Over the last year, I contemplated a lot around how to better drive my career. Dictionary.com defines career as ‘a person’s progress or general course of action through life or through a phase of life, as in some profession or undertaking’. So it’s all about progress, and how one can make such progress in relevant characteristics over time, and in the case of product manager or product group manager, it’s about making progress in these elements.
Looking at people around me, roughly speaking, they can be categorized as one of two: 1. looking to get better over time
2. Suffice with what they do and willing to do the same for the rest of their lives (and of course we can switch from one to the other, depending on the current circumstances of our lives)
I’m mostly amongst the first type cast of people, and so I’ve been looking for opportunities to evolve. The most natural way is to look for new opportunities within your daily work. For example, if we’re in the process of long-term planning, I can either decide to align with the current process or try to make suggestions to how the process should look like and get feedback accordingly or influence the process. In the second option, I actually get more experience compared to the first option. Of course if it’s my first planning session, I might still benefit with aligning with the process so the next time I could develop my own perspective of how it should look like.
That’s nice, but I wanted to take it to the next level. I recently started reading in-depth about gamification and how it can be applied to either customer success or within organizations to improve employee engagement. This led me think about career management for product managers and how gamification can be of help in order to make it more exciting.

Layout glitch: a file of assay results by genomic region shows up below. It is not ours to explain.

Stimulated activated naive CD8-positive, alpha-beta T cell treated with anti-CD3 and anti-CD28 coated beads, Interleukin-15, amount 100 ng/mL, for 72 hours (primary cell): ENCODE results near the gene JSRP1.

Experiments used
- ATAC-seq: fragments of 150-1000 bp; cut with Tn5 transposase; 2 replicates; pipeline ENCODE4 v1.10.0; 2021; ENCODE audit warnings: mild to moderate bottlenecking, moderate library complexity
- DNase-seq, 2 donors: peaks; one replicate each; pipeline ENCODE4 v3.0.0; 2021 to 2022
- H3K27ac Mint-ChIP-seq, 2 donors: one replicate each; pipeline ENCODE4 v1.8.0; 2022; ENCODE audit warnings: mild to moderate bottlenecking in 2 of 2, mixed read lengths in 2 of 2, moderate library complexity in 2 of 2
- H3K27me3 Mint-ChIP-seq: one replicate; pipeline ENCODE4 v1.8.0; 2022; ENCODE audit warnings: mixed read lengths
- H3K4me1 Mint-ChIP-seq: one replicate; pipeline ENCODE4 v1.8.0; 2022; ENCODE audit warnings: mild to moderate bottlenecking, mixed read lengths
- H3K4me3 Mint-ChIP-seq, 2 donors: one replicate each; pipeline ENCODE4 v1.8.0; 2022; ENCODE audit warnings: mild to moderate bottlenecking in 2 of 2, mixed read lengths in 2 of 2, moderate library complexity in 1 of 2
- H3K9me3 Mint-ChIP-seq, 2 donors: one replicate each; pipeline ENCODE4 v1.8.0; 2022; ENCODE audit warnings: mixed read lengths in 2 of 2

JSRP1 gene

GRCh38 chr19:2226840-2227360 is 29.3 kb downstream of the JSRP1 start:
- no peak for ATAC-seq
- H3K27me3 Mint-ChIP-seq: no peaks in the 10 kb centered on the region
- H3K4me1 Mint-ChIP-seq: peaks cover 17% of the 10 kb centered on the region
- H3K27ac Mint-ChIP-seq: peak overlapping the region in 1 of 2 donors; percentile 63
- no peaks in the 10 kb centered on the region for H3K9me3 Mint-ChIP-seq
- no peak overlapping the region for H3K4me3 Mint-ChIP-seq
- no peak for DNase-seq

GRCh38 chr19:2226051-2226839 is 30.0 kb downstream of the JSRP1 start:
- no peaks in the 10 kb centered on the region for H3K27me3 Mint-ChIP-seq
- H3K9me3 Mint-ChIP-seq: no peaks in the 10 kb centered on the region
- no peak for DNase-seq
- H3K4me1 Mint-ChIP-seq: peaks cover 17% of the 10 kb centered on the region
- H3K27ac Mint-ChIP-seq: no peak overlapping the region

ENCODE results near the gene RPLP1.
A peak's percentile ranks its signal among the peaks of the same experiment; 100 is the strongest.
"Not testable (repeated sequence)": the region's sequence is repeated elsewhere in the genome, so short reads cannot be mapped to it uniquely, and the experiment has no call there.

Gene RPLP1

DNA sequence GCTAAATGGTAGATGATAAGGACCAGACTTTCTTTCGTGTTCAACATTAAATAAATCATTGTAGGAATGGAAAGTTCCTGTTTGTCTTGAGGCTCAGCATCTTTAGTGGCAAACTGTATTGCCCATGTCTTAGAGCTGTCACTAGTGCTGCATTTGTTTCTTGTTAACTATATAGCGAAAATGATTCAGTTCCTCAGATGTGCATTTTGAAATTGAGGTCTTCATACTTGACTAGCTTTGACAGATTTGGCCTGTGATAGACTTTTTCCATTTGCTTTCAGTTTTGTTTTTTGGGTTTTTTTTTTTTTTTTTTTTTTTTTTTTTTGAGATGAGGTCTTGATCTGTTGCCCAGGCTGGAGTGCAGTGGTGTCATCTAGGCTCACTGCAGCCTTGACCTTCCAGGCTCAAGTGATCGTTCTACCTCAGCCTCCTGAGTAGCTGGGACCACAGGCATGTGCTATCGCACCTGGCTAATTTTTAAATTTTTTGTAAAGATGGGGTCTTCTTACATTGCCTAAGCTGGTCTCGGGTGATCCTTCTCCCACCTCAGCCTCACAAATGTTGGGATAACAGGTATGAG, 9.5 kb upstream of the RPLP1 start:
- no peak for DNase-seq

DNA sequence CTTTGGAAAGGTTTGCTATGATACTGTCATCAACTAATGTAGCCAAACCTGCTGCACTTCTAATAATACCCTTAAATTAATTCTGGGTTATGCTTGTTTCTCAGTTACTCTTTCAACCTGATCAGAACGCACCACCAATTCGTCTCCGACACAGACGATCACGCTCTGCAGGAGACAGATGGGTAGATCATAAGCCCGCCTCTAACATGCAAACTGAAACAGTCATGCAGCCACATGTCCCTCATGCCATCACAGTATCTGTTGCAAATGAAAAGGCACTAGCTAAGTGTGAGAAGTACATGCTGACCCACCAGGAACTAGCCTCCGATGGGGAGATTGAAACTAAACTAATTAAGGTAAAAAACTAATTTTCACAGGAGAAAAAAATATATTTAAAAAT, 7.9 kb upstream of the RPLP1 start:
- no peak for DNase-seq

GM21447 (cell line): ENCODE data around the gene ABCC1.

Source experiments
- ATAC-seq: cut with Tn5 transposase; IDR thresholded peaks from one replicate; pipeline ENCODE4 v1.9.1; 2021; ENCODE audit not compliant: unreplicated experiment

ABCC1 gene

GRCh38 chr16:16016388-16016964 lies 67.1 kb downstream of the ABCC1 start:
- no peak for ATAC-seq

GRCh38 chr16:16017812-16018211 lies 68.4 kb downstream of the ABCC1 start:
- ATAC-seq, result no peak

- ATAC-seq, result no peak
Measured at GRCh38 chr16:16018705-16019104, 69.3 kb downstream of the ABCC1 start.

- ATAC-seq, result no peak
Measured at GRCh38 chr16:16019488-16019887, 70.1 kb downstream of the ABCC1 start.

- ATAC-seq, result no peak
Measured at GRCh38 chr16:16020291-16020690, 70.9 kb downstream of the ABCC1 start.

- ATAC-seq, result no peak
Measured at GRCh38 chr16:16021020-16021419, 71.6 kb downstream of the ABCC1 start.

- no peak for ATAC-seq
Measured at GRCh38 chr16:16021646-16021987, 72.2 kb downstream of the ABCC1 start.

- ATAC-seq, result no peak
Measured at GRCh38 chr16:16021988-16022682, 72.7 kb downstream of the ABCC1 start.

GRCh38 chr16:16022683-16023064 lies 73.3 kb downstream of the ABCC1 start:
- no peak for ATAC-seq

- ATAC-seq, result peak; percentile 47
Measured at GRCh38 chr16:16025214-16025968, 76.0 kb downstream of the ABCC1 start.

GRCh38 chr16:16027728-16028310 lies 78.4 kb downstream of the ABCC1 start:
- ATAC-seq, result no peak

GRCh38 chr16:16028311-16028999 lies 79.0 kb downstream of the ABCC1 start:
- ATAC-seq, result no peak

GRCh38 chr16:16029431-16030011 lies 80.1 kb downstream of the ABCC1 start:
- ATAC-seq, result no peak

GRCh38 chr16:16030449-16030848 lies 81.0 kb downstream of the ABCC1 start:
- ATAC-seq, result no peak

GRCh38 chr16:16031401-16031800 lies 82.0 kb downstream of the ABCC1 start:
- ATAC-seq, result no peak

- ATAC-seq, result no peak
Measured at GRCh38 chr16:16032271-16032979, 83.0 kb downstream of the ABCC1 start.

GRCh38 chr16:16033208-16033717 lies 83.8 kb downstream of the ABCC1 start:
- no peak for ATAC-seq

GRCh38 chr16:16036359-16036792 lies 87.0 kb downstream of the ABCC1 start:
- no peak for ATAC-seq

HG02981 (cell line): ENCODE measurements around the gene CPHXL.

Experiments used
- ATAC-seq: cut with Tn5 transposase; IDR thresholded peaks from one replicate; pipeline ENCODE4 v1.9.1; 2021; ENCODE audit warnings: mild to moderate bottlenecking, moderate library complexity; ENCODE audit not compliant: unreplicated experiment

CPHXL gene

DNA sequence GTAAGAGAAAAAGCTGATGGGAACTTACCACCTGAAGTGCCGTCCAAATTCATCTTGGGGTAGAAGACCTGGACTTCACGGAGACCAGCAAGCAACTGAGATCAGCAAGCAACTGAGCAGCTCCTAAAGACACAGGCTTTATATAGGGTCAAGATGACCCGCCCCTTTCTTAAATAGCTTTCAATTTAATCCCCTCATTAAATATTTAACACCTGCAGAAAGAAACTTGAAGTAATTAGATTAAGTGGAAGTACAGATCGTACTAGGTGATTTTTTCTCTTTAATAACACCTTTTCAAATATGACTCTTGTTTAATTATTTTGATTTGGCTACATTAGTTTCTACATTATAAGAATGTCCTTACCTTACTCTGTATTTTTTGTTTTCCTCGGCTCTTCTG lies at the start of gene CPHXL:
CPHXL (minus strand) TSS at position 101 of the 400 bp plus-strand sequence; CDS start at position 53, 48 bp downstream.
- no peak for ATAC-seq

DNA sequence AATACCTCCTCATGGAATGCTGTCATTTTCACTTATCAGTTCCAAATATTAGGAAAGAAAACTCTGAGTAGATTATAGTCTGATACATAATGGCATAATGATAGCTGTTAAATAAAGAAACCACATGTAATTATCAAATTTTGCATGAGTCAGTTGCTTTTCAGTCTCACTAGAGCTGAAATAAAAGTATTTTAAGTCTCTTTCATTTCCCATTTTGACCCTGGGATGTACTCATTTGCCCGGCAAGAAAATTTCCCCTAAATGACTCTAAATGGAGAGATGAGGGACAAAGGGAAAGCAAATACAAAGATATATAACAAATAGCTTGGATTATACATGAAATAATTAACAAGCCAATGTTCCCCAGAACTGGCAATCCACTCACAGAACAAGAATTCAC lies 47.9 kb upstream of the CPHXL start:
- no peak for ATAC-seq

For example, if we look at product manager required skill set, we can look at hard skills (e.g. ability to set a compelling product vision) and soft skills (e.g. ability to informally manage other teams and drive them to execution).
There is no perfect in any of these skills. Even if you became great and you’re current work place, it could be that by switching a work place, all of a sudden you will face new challenges which might require that you will act slightly differently.
In gamification terms, that will be the difference between being a good PM and an expert PM. In every work place, you want to reach the point of an expert and truly be good at what you do. At that point, your intuition will be enough to make a great call on what should be done.
So how it can be done practically? Start by generating a broad list of characteristics, e.g. https://www.thebalancecareers.com/list-of-product-manager-skills-2062460. Per each of these characteristics, rate your self. Choose either the weakest ones or the ones you want to improve in the upcoming time period. Per each of these, set up a concrete task that will allow you to measure progress. Reflect on a monthly basis on which type of achievements you made. Make sure that you set up a follow-up task each time. When you have 3-5 goals in mind all the time, it’s much easier to focus and make sure that you are on the right track. And most importantly, define the prize for making progress in each of these.
For example, let’s say I decide to focus on ‘Motivating Others’. I could take a random task that we have to do and think of ways to make it even better. Consider the following options:
- Setting a wide-screen which shows progress over time and a concrete goal which I want the team to achieve
- A weekly progress report that will drive others to outperform
- Motivational talks with the relevant teams
- Creating better bridges between teams
If it works, great. Maybe the prize will be a day off to celebrate or ordering for lunch a special meal.
If you have skills to work on but no opportunities, think of ways to generate them. That’s the great think about working in an organization. There are more things which need to take place then just your individual work.
And most importantly – have fun 🙂